The most definitive example of this, from my perspective at least, is the present batch of keyboards that Apple makes. When the aluminum slab keyboards first arrived I was attracted by the clean design and bought one to use with my MacBook Pro. I kept it for a couple of weeks, at which point it was obvious to me that I would never adapt to it. From a functional standpoint, it is just a lousy keyboard. The stroke is much too short, the tactile sensation is lousy, and the upper surface of the keys is practically a smooth plane. There isn't even any scallop on the tops of the keys. By any objective standards, they are decidedly lousy keyboards. The idea that when you buy a new computer from the world's premiere personal computer company that you have to go searching for a keyboard that you can stand to use is just not right. But this is how it is, and it has been this way for several years now, and there is no indication that Apple is going to return to making functional keyboards. There is no option, i.e., no personal choice. The only keyboards that Apple makes are the ones that Jobs and Ive liked and decided that people who use Apple computers should use. Why couldn't they do that and still make functional keyboards as an option for people who don't care about slick and sexy but who care about the functional quality of the keyboard? What is so wrong with letting individuals have it their way, as opposed to everyone having it the Jobs way?

A few years ago when a new generation of MacBook Pro was introduced, people who preferred non-reflective screens for functional reasons were at first denied the ability to buy them that way. Of course that eventually was corrected, but why was it that way in the first place?

Many people like the Apple mice, but there are lots of people who can't don't like them at all. Why can't Apple make and offer a more conventional mouse for people who prefer that sort of mouse, thereby sparing people from having to pay for an expensive mouse that they don't like and then having to go immediately to another store to buy an inexpensive mouse that they like?

The question remains: Will Apple ever resume production of fully functional keyboards where every consideration of functionality has not been tossed aside in favor of form?

Apple makes what they feel is the best option for the majority of the market they are targeting, You can't expect them to do otherwise. Stop your bitchin, if you don't like an Apple product you can always vote with your feet and buy another company's whatever. If enough people do, Apple will address it or lose customers but right now most seem to like what Apple is offering.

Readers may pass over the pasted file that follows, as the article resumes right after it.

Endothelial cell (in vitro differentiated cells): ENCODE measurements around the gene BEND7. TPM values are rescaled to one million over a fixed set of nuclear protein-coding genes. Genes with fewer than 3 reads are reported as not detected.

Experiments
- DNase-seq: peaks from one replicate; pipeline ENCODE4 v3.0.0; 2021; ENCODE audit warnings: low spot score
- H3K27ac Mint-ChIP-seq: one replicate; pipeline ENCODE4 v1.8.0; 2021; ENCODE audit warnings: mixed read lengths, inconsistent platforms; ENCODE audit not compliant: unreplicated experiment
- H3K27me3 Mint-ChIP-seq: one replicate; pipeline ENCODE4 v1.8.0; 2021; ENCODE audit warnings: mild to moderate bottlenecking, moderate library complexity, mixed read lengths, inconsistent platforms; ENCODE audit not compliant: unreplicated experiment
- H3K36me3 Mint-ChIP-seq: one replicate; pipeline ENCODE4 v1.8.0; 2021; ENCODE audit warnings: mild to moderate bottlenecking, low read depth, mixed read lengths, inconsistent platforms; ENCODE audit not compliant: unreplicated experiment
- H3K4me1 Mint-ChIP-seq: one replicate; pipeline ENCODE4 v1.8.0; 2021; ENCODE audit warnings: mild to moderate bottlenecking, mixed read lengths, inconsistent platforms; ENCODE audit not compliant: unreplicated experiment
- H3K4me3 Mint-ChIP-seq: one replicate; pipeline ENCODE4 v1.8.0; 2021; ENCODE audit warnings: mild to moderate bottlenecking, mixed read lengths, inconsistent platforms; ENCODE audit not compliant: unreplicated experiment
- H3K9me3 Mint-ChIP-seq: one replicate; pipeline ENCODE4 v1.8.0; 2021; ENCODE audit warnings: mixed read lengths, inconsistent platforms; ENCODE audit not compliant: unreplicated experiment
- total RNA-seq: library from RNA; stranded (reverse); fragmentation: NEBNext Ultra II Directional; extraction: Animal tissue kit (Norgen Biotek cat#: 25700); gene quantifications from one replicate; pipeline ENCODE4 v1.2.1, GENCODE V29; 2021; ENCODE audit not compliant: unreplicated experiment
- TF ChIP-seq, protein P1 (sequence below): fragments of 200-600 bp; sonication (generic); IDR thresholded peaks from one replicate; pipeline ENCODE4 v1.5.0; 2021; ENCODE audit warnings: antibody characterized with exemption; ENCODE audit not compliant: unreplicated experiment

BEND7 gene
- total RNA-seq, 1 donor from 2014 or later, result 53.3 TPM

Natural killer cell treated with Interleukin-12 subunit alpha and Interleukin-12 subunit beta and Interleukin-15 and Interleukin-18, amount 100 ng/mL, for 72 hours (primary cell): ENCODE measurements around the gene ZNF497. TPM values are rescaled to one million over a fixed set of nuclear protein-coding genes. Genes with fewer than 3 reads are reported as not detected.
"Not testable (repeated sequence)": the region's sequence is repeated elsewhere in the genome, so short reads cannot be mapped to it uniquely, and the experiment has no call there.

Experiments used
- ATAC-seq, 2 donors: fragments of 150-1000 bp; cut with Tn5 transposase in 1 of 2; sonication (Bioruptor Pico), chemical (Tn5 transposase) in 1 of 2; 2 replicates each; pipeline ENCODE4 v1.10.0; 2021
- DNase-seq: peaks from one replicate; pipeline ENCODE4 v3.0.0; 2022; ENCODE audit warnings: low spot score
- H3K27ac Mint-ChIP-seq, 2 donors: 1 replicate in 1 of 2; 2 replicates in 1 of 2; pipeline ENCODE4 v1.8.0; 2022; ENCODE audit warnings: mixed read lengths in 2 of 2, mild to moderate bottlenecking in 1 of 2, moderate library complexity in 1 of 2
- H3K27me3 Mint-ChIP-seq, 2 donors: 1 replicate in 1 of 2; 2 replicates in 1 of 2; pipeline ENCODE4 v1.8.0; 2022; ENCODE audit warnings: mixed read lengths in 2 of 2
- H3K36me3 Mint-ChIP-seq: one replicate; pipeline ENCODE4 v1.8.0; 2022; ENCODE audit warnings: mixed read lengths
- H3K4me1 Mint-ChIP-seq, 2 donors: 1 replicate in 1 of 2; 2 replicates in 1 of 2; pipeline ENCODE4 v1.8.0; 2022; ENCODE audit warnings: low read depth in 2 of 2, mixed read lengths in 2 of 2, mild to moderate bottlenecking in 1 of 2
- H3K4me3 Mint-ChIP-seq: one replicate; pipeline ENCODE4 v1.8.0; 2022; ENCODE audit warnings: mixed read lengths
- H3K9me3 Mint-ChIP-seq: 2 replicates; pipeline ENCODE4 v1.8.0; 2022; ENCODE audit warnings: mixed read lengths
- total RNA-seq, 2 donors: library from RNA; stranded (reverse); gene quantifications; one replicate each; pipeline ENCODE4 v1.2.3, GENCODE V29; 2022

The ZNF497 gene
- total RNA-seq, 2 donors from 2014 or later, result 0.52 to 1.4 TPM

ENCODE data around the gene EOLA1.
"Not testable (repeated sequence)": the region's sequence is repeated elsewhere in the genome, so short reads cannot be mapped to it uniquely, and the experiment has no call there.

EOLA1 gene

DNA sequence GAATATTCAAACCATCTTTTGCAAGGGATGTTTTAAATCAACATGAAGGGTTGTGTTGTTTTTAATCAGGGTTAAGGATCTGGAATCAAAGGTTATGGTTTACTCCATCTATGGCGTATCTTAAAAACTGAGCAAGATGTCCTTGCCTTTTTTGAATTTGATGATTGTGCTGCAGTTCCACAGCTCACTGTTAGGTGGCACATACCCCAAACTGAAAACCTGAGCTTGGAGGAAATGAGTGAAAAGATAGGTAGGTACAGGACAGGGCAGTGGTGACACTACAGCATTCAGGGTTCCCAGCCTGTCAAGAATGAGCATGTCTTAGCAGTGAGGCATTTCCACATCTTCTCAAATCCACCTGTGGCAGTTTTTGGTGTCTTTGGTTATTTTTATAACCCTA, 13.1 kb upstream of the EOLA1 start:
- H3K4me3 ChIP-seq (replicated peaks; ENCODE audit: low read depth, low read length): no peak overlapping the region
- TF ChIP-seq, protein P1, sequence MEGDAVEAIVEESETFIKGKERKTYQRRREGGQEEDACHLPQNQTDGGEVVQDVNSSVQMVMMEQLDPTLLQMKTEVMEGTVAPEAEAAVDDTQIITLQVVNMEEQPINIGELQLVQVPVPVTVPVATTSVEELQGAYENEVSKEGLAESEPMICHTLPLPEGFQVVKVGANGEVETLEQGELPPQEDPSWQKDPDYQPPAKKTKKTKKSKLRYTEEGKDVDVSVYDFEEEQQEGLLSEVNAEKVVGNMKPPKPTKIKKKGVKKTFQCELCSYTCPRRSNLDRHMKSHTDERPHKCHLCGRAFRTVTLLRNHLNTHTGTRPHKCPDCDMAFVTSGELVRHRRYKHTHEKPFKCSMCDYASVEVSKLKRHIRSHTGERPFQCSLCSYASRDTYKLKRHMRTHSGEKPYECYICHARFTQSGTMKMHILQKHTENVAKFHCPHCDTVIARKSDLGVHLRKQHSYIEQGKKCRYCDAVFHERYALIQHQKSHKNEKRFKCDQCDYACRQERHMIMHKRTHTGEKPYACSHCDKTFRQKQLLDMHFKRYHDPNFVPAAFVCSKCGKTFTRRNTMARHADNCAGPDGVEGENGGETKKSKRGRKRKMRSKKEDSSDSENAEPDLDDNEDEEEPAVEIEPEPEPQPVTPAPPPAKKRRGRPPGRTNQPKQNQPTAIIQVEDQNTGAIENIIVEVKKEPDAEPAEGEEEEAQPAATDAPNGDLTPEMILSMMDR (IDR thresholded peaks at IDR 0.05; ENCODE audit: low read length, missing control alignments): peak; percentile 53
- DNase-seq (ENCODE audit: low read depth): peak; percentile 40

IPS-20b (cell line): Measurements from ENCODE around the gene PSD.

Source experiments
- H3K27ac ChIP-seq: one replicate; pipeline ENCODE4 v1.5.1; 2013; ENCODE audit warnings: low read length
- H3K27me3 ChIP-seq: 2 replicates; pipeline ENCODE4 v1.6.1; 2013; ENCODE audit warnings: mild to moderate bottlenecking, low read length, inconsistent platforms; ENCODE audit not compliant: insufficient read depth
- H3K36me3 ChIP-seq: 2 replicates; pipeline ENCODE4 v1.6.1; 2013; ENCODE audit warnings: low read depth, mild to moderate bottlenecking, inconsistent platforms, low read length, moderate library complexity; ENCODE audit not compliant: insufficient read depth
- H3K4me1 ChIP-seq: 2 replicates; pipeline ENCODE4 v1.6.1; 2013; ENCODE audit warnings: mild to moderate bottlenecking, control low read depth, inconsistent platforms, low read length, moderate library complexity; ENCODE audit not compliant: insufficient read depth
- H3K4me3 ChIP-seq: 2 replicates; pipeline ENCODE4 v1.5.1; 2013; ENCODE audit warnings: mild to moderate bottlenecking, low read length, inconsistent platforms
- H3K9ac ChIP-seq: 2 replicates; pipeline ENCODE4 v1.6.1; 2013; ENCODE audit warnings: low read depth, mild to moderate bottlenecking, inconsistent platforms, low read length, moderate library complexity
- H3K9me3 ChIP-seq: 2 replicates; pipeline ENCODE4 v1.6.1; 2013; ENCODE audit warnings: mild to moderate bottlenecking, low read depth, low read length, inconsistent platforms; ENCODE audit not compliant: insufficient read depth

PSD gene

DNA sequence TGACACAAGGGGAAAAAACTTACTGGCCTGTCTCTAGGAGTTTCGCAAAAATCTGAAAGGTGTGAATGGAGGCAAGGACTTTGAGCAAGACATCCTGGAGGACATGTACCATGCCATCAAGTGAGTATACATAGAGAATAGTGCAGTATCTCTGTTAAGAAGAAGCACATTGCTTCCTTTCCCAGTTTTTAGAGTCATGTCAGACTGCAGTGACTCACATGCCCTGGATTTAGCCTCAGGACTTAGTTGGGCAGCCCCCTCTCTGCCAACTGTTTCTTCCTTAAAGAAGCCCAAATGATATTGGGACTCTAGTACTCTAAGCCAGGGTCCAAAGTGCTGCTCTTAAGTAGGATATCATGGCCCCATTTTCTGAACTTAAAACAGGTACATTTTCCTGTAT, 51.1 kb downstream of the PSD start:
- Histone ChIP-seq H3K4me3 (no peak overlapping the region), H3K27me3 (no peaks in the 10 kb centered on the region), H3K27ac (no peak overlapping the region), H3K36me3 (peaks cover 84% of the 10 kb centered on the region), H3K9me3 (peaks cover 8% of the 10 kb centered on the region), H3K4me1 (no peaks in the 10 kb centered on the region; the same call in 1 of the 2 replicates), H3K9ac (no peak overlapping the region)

Artificial intelligence is no match for natural stupidity.

 

"A common mistake that people make when trying to design something completely foolproof is to underestimate the ingenuity of complete...

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Artificial intelligence is no match for natural stupidity.

 

"A common mistake that people make when trying to design something completely foolproof is to underestimate the ingenuity of complete...

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post #98 of 103
Quote:
Originally Posted by zoetmb View Post

What's interesting to me about this chart is that:
- why doesn't Ive have any senior level people reporting to him?

Ive is doing what he should be doing: industrial design. Managing a tree of people under him, and counting beans would be a waste of his talent.

"Apple should pull the plug on the iPhone."

John C. Dvorak, 2007
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"Apple should pull the plug on the iPhone."

John C. Dvorak, 2007
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post #99 of 103
Ive Is the next Steve jobs.
post #100 of 103
Quote:
Originally Posted by kaiser_soze View Post

I have no qualms about going so far as to say that it is a lousy keyboard, because it could not be more manifest to me that it is a lousy keyboard. Your mother is an exception. This is a silly debate. Do a web search for "typing championship", look for some youtube videos and look at the sort of keyboards that are using. If you were to conduct a survey of professional typists, you would possibly find a few who actually like the slab keyboard, but there can be no question that they would be a very small minority. Anyone who doubts this is either very naive or just simply being a PITA.

Get off your "professional typist" kick! I personally love the Apple Extended Keyboard, and have 2 extra ones, one of which I always have with me that I use when at client's and am forced to use a Wintel machine.

Yes... I admit it took getting used to, however... I for one... one single measly person in the universe, find the AEK FAR superior to the "klickety-Klack" hack-beasts that you prefer. I also am far faster on it then any other keyboard I have ever tried.

Oh. I guess that doesn't count because I'm not a professional typist. However, I have been using computers now for some 30+ years, and learned typing on an early 1900 Underwood that my dad bought at a garage sale when I was in grade school.

Oh yeah. I'm still not a "professional typist" for that little bit of history either.

PS. some well-known authors prefer quill-pens I've heard, even to this day.

PSS. I guess Apple is doomed now because they don't cater specifically to "professional typists"? Right?